PG&E recognizes National Dam Safety Awareness Day on May 31 — an important reminder for residents and recreationists to have emergency plans, prioritize safety
May 31 is National Dam Safety Awareness Day. The day provides a good reminder for those living, working or visiting downstream of dams to have an evacuation plan in place and be able to recognize signs of a potential dam-related emergency.
Pacific Gas and Electric Company takes its role as steward of waterways and its hydroelectric system very seriously and the safety of its customers and the public is always its most important responsibility.
“Dam safety and integrity are critical to our hydroelectric program,” said Jan Nimick, PG&E’s vice president of Power Generation. “PG&E inspects and maintains its dams according to strict safety guidelines, ensuring structural integrity under even extreme conditions. Nonetheless, it is important to be aware of potential hazards and have an evacuation plan in case of a dam emergency.”
National Dam Safety Awareness Day serves a reminder to those living and working near dams to have an emergency plan in place. It is also a good time to check with your county’s office of emergency services to find out how to receive notifications about emergencies and receive alerts about potential and actual flooding, severe weather and natural disasters.
PG&E’s 95 storage reservoirs are used primarily for generating hydropower and are generally far smaller than state and federal multi-year water storage reservoirs like Lake Oroville and Shasta Lake.
National Dam Safety Awareness Day occurs on May 31 each year to commemorate the failure of the South Fork Dam in Johnstown, Pennsylvania in 1889. The awareness day was created to encourage and promote individual and community responsibility for dam safety, as well as to provide information for dam owners on what steps can be taken to prevent dam failures.
PG&E participates in local community events, sends informational brochures to customers by mail and coordinates with schools in its service area to raise awareness of dam-related hazards. PG&E wants its customers and the public to be able to recognize signs of a potential dam failure, identify and use safe evacuation routes and know how to contact local emergency response agencies for assistance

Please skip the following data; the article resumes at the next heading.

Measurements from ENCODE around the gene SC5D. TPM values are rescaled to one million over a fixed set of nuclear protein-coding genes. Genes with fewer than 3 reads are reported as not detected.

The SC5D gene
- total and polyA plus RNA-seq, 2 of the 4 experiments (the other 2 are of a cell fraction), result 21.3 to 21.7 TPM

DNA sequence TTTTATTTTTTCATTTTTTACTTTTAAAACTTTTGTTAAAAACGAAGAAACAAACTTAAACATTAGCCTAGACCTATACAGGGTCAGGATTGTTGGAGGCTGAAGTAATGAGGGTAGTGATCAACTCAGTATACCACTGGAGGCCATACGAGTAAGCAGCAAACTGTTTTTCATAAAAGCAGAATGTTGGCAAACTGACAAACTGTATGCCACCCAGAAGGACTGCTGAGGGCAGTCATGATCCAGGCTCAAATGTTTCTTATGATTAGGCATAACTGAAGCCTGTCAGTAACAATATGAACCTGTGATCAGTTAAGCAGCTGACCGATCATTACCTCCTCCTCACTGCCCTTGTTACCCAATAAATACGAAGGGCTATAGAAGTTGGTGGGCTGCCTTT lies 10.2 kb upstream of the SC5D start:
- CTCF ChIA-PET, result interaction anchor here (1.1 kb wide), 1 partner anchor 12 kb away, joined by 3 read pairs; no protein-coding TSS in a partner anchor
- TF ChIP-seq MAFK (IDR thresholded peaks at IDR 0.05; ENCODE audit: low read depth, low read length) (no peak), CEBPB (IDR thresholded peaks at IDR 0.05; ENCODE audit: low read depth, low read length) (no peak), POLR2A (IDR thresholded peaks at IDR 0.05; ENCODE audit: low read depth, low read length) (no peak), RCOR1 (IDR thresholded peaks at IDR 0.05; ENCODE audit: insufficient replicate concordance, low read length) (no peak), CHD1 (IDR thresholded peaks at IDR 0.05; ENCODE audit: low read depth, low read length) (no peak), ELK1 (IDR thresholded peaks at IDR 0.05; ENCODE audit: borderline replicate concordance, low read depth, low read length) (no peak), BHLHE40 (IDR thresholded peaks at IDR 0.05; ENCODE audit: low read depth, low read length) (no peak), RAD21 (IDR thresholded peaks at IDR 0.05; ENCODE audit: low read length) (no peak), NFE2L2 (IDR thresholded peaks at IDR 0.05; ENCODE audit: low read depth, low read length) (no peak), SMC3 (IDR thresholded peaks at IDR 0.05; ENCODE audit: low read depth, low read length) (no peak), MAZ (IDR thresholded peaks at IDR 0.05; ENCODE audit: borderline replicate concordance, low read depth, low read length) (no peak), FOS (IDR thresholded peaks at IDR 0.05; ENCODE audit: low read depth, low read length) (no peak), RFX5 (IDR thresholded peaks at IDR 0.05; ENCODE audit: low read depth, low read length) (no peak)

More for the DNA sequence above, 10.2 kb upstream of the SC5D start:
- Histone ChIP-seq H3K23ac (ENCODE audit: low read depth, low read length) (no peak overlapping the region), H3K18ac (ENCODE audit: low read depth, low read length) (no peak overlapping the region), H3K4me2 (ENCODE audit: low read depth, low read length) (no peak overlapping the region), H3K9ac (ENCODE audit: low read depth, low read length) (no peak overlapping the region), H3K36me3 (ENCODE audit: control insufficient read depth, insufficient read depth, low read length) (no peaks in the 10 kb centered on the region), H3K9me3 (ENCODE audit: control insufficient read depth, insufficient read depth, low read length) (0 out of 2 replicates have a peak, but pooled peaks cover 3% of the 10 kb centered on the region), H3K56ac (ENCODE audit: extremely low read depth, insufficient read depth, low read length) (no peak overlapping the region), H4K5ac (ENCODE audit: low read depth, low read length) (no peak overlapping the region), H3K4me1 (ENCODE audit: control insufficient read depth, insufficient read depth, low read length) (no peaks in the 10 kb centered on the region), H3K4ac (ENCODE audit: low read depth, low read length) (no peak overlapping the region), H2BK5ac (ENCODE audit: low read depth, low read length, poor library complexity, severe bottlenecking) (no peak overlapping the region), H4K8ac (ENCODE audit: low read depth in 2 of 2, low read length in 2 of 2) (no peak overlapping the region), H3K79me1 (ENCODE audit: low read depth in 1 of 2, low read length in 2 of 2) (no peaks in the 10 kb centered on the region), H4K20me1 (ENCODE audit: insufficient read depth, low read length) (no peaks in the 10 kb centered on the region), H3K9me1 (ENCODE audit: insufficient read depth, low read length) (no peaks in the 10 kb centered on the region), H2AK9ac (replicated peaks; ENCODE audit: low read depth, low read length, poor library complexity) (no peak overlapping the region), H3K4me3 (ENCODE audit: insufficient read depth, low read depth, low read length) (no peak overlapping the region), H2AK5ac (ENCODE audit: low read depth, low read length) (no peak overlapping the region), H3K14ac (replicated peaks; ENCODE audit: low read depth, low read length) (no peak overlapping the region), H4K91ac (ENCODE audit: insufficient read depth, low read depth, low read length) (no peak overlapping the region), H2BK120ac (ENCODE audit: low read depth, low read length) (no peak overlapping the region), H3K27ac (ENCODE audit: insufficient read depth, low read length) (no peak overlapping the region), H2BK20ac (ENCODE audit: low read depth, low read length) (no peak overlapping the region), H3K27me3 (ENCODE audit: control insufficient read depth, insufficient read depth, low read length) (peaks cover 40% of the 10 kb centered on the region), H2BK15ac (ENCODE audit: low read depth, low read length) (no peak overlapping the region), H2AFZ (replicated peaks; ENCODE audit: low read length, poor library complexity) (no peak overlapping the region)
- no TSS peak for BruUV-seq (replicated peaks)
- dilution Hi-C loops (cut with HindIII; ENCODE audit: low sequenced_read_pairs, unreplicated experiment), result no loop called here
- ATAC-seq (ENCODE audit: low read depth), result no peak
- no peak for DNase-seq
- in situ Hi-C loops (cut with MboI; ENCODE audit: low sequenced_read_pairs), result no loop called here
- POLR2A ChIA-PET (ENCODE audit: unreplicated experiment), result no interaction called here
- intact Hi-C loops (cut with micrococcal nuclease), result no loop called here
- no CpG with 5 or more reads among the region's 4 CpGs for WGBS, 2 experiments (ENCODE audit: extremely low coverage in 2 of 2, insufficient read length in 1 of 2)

PG&E has also developed plans in cooperation with state and local emergency management agencies to warn the public in the unlikely event of a sudden dam failure. The utility regularly engages in drills with emergency management agencies to test response preparedness. In addition, PG&E places informational posters about flood inundation zones in campgrounds, parks and other public recreation sites throughout its service area.
The following are emergency and safety messages that PG&E is sharing with customers through brochures, posters and on its website:
Have a plan
- Write down your evacuation route to higher ground.
- Plan how you will evacuate family members who might need assistance.
- Practice your evacuation route with family and agree on your safe family meeting place.
- Keep an emergency kit with enough blankets, flashlights, food, water, medication and supplies to last for three days.
Know the warning signs
- Intensified sound of rushing water.
- Increased water speed or depth.
- Unusual amounts of debris in the water.
- Change in water from clear to muddy.
- Unusually cold water temperatures.
What to do if you’re in the water
- Drop any items that could weigh you down.
- Stay calm and lie on your back.
- Keep your feet up and pointed downstream to avoid hitting rocks and to prevent your feet from getting tangled.
- Go with the current and move diagonally across it until you reach shore.
- Roll onto dry land to drain your boots or waders.
What to do if you’re near the water
- Head for higher ground.
- Turn on your weather radio to access the • National Weather Service’s Emergency Alert System.
- Do not walk through moving water.
- Avoid driving through flooded areas.
- Follow your family’s or authorities’ evacuation plan.
Stay out and stay alive – Stay out of canals and flumes
For a number of reasons, including safety, not all areas are open for recreation. Recreating in PG&E canals and flumes is strictly prohibited. Stay out of these water conveyances, regardless of who owns them, as they are very dangerous due to slippery sides and fast-moving cold water. Always keep off of elevated flumes.
Be mindful of signs and warnings and stay out of areas that are signed as restricted, fenced off or buoy-lined.